The Missale Romanum, editio typica tertia (“third typical edition”) contains only a few slight alterations of existing texts, but many new elements will be welcome additions when the new translation is introduced. Proper prayers for observances of saints recently added to the liturgical calendar account for the largest amount of new material. Prayers for saints such as St. Pius of Pietrelcina (Padre Pio), St. Teresa Benedicta of the Cross (Edith Stein), and, in the dioceses of the United States, St. Katharine Drexel will now be found in the Proper of Saints. Several new Prefaces, including a second Preface for Martyrs, have been added. In the dioceses of the United States, the Mass “For Giving Thanks to God for the Gift of Human Life” has been included, to be used on January 22 (the anniversary of Roe v. Wade) and on other appropriate occasions. The new Missal includes additional proper inserts for Eucharistic Prayers II and III to be used in various Ritual Masses. None of these additions would be available for use if not for the introduction of the Roman Missal, Third Edition.
Much has been said in a variety of forums about the changes to current liturgical texts which are the result of the gradual shift in the principles for translation. It is an oversimplification to state that Liturgiam Authenticam, the Vatican instruction on the use of vernacular languages in the Liturgy (issued by the Congregation for Divine Worship and the Discipline of the Sacraments in 2001) simply reversed course regarding the way translators approach their work.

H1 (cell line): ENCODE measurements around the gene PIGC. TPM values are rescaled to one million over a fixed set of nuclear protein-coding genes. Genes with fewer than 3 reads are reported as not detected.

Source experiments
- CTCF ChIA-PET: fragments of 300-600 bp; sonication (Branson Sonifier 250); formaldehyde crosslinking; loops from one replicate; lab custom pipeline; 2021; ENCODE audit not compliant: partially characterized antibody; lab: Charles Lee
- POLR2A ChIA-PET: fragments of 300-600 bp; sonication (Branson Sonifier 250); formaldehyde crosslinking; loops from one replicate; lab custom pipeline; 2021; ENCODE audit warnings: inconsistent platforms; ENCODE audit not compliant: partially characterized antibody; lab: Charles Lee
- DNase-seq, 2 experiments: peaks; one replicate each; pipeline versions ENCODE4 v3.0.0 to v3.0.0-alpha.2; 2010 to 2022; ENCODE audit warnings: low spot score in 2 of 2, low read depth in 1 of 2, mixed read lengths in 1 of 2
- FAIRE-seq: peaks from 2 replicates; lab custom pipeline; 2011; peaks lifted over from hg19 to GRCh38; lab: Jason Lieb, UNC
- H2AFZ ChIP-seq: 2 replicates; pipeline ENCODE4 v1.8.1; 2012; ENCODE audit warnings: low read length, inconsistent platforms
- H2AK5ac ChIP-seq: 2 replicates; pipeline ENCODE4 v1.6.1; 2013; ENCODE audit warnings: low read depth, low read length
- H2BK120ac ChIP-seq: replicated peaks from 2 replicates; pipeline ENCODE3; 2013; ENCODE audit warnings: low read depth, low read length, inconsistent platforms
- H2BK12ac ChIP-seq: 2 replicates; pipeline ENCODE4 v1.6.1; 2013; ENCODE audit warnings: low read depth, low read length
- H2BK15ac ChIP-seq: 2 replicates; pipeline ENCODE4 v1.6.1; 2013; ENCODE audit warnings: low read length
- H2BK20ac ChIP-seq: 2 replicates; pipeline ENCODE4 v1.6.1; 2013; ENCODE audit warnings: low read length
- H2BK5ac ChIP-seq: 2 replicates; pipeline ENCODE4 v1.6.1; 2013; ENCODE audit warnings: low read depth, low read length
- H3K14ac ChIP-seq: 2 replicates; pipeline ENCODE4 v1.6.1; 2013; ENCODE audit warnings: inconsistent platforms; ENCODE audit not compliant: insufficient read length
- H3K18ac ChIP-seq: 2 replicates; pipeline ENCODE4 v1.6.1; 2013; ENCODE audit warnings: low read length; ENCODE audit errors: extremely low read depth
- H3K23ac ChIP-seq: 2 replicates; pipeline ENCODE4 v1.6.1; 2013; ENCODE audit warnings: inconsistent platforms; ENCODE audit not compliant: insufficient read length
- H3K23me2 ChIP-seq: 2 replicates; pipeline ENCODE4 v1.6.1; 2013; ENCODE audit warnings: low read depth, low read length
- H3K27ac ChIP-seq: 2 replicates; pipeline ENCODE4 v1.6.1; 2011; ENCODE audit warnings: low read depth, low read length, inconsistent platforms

It is true that the guiding principle articulated in 1969 in Comme le Prévoit was one of “dynamic equivalence,” which allows for the expression of the essence of meaning without necessarily rendering an exact word-for-word translation. By the 1980s, however, scholars were already expressing concern about translations. On examination of later texts such as the Eucharistic Prayers for Masses for Various Needs and Occasions (approved in 1995), one immediately notices a different style of English grammar and sentence structure that more closely resembles the Latin text.
Liturgiam Authenticam’s call for a more “formal equivalency” in translation is essentially embracing the Ressourcement of the Liturgical Movement — a return to biblical and patristic sources. Even a preliminary read of the texts of the Roman Missal, Third Edition, will immediately bring to light direct quotes from Scripture, especially the Psalms, as well as other patristic sources. The language of the Scriptures and the Early Church is part of our heritage, and we should not dismiss it hastily simply because it is unfamiliar.